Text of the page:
You Make Peace with Your Enemies, Not Your Friends
If you’re a Game of Thrones fan and watched last Sunday’s episode, the title above should sound familiar to you. If you’re not a fan, the show depicts a complex world where pretty much everyone is trying either to obtain power, right a wrong, or just survive. The reality is that there are sometimes a lot of similarities between our organizations and the world in Game of Thrones.
When I think about the 21 years I spent working in an organization, I can think of a lot of folks, both people served and caregivers (myself included at times), who were engaged in these activities. Sometimes it would take the form of one shift of caregivers trying to make themselves look better than another or a person served acting out to gain some feeling of control over their environment. At times caregivers would feel so overwhelmed that it was all they could do to make it through their shift. There are so many more examples that I could give, but I’m sure that most of you can think of your own.
All of this going on sets up an environment that breeds conflict. I have seen groups of staff who work on different shifts in the same group home have so much animosity toward each other that they gave every appearance as enemies, or individuals who were distrustful and angry at their caregivers because of the way they were being treated.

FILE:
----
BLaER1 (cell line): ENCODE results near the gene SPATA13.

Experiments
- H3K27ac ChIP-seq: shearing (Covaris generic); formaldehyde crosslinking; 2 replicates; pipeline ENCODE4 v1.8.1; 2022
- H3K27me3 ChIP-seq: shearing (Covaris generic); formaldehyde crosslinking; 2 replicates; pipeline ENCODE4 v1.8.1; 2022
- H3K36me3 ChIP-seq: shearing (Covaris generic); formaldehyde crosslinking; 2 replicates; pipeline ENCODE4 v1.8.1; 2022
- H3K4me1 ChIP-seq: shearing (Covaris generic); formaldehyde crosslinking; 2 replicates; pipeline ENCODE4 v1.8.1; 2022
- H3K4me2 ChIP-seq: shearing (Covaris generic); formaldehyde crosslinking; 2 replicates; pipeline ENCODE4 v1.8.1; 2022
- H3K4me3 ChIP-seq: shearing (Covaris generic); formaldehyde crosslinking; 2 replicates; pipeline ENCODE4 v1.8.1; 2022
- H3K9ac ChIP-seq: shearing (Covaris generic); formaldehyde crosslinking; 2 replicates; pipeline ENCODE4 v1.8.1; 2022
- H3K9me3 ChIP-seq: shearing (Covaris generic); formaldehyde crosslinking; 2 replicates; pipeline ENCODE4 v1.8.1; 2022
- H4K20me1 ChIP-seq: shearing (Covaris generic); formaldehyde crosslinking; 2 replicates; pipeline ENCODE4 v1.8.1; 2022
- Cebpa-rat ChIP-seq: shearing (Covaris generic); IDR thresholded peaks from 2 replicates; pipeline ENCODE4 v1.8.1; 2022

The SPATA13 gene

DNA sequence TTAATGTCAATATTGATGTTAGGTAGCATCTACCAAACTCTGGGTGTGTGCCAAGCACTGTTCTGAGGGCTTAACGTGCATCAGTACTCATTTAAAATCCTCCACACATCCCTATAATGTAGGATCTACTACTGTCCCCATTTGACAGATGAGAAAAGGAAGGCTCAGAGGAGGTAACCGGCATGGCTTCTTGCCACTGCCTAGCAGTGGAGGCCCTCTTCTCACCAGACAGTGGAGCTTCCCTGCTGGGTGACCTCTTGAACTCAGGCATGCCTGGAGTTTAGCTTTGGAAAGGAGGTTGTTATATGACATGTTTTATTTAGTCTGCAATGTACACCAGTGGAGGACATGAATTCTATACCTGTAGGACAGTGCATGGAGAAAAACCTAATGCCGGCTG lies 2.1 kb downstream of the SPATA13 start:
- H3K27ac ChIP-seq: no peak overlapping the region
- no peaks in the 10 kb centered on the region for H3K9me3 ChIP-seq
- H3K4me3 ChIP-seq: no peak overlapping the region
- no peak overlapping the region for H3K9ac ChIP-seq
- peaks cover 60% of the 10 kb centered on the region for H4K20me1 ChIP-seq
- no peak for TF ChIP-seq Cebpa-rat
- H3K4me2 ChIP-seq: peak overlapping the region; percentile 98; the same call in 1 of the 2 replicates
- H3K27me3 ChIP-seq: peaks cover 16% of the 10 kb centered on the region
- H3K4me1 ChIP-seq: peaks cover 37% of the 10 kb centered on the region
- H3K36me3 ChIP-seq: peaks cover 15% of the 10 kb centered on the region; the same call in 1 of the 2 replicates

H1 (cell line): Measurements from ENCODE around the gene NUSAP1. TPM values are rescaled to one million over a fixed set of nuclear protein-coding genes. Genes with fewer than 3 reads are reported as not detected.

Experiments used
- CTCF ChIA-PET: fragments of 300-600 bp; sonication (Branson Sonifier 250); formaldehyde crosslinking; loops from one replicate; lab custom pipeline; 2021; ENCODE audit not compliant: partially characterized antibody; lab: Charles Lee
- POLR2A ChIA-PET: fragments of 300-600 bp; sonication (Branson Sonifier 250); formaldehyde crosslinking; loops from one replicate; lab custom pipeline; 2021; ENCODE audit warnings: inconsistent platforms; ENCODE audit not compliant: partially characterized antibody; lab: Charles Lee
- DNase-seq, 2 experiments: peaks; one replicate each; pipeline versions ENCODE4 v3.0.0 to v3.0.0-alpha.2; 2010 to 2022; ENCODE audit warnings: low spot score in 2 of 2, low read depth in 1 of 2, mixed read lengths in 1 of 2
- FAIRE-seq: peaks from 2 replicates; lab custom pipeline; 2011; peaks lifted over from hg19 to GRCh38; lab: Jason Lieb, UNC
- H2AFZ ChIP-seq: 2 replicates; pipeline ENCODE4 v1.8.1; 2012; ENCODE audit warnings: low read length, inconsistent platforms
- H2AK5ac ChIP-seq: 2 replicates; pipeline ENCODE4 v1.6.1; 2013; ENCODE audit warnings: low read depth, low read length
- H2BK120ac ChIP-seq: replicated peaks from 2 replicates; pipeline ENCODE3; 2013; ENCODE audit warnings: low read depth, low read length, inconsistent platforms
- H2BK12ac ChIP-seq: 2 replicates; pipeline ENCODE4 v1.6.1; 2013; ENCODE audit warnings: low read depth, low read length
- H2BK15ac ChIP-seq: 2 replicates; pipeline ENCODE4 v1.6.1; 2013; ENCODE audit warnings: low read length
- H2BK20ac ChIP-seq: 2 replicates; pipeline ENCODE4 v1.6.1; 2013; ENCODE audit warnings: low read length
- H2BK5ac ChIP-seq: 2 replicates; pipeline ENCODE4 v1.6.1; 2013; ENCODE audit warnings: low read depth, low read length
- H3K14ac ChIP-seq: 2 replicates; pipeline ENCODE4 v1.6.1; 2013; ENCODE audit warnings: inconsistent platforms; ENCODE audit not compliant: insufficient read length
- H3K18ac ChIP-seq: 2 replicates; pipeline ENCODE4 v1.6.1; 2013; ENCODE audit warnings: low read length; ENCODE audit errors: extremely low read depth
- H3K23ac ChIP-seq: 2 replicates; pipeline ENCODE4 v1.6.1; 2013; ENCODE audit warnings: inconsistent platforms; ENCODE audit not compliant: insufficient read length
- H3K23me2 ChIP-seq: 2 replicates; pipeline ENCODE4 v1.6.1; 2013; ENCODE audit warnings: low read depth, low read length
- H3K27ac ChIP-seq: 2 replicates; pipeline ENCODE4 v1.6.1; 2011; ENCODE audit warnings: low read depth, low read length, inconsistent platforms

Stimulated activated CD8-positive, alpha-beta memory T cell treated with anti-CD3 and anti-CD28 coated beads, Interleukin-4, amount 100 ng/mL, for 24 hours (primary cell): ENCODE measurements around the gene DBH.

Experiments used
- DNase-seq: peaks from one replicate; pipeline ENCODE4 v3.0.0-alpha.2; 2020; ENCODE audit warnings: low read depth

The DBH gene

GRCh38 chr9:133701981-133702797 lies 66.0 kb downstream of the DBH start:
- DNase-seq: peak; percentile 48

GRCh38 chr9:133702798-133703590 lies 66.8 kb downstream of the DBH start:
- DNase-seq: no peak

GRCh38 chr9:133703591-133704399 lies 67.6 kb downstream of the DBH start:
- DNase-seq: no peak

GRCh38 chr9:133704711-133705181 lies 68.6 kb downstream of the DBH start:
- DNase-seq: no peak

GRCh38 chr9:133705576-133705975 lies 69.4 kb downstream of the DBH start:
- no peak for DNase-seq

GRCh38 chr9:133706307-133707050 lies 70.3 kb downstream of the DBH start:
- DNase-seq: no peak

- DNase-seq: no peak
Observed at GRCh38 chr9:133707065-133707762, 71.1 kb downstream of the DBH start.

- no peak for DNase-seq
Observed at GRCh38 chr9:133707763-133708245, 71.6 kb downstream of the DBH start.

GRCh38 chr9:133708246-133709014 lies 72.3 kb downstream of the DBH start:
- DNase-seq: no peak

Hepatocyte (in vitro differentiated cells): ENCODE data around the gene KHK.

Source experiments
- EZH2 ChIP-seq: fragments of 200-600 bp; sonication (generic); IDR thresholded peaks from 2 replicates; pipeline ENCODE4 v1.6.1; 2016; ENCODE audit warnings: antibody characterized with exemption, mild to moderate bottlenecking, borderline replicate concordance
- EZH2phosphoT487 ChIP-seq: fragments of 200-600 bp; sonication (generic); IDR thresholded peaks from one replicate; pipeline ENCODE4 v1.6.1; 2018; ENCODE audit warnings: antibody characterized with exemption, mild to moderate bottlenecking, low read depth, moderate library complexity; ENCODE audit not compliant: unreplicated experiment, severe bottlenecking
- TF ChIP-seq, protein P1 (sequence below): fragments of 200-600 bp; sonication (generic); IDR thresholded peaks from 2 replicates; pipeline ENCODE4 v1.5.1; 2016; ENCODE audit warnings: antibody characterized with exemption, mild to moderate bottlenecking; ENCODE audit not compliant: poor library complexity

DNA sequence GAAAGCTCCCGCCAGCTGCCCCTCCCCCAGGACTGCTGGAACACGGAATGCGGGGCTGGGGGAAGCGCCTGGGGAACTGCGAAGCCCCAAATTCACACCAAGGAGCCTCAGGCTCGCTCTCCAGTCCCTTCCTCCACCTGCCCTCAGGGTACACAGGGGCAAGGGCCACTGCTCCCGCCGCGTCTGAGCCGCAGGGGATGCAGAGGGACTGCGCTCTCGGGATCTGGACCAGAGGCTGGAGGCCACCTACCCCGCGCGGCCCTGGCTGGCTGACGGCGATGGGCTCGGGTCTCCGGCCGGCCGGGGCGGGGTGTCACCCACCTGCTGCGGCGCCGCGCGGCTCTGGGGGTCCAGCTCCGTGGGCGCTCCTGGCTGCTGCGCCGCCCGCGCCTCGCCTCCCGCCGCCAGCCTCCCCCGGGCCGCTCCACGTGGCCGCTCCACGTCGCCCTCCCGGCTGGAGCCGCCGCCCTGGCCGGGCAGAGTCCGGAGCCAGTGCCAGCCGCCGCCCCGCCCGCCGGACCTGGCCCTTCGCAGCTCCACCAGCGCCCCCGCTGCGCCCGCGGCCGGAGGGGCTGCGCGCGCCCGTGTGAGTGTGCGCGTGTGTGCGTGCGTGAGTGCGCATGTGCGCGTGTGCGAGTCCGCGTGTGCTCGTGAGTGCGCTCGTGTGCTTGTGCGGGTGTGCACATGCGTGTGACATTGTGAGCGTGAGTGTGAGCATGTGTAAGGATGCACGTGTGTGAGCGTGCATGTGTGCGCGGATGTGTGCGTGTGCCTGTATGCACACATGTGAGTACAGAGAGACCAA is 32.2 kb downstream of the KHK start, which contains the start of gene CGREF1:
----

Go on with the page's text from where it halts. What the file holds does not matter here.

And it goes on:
In The Mandt System, we spend a lot of time talking about teamwork and conflict resolution. Yet when we have environments where people are barely communicating with each other, and if they are, almost all of that communication is negative, it’s hard to get those people to work at making peace. This type of environment, just like in Game of Thrones, is very unsafe for everyone. So we gather together with people we like and with whom we feel safe which causes “us” to become more alienated from “them.”
At the end of our chapter on conflict resolution, we talk about how all of these dynamics make us less effective in our purpose and goals as organizations, and that our failure to work out our differences in positive, respectful ways ultimately negatively affects the people we serve.
The good news is that we can do better, but we have to be purposeful about it. When we have a conflict with someone, we can think about what to say or do before we say or do it to try to avoid things that will make the conflict worse. We can assess not only our own needs in the situation, but also try to understand the needs of the other person. We can strive to treat everyone with dignity and respect as we seek to work together with each other to affect positive change in the lives of the people we serve.
Doug ZehrVogt, Mandt Faculty